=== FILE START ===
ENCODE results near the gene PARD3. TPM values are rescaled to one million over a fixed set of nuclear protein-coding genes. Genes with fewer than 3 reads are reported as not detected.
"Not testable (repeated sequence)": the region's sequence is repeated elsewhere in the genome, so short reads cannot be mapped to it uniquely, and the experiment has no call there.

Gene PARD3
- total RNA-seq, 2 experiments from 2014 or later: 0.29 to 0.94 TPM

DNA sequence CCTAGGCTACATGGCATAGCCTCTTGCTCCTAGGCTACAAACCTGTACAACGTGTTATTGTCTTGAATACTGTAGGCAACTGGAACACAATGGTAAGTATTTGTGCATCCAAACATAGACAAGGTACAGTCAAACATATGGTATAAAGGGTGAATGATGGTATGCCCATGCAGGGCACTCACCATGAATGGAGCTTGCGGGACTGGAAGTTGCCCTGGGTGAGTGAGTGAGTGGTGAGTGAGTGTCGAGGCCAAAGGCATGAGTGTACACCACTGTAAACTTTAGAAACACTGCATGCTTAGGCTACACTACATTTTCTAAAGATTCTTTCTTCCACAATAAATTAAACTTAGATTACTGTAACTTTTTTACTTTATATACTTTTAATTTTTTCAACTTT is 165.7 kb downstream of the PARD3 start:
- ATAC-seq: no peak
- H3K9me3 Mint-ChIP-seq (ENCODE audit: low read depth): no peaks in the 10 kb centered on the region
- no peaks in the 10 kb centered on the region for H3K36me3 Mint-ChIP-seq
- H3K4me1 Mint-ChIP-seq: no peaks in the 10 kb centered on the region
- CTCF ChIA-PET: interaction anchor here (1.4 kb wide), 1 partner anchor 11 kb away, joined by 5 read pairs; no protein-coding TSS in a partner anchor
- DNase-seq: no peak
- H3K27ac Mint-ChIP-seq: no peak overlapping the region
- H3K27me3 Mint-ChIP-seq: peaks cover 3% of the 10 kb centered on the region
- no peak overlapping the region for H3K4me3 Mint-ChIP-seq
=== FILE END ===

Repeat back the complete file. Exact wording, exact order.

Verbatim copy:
ENCODE results near the gene PARD3. TPM values are rescaled to one million over a fixed set of nuclear protein-coding genes. Genes with fewer than 3 reads are reported as not detected.
"Not testable (repeated sequence)": the region's sequence is repeated elsewhere in the genome, so short reads cannot be mapped to it uniquely, and the experiment has no call there.

Gene PARD3
- total RNA-seq, 2 experiments from 2014 or later: 0.29 to 0.94 TPM

DNA sequence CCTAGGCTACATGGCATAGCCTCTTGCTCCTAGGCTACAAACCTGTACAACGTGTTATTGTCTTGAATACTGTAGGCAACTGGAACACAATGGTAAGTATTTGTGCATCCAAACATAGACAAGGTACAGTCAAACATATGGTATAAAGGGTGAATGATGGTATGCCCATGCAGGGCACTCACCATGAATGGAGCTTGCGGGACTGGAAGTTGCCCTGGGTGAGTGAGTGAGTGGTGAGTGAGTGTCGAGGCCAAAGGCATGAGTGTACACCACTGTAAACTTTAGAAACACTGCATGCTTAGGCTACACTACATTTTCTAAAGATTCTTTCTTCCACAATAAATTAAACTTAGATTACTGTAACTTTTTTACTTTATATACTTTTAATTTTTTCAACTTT is 165.7 kb downstream of the PARD3 start:
- ATAC-seq: no peak
- H3K9me3 Mint-ChIP-seq (ENCODE audit: low read depth): no peaks in the 10 kb centered on the region
- no peaks in the 10 kb centered on the region for H3K36me3 Mint-ChIP-seq
- H3K4me1 Mint-ChIP-seq: no peaks in the 10 kb centered on the region
- CTCF ChIA-PET: interaction anchor here (1.4 kb wide), 1 partner anchor 11 kb away, joined by 5 read pairs; no protein-coding TSS in a partner anchor
- DNase-seq: no peak
- H3K27ac Mint-ChIP-seq: no peak overlapping the region
- H3K27me3 Mint-ChIP-seq: peaks cover 3% of the 10 kb centered on the region
- no peak overlapping the region for H3K4me3 Mint-ChIP-seq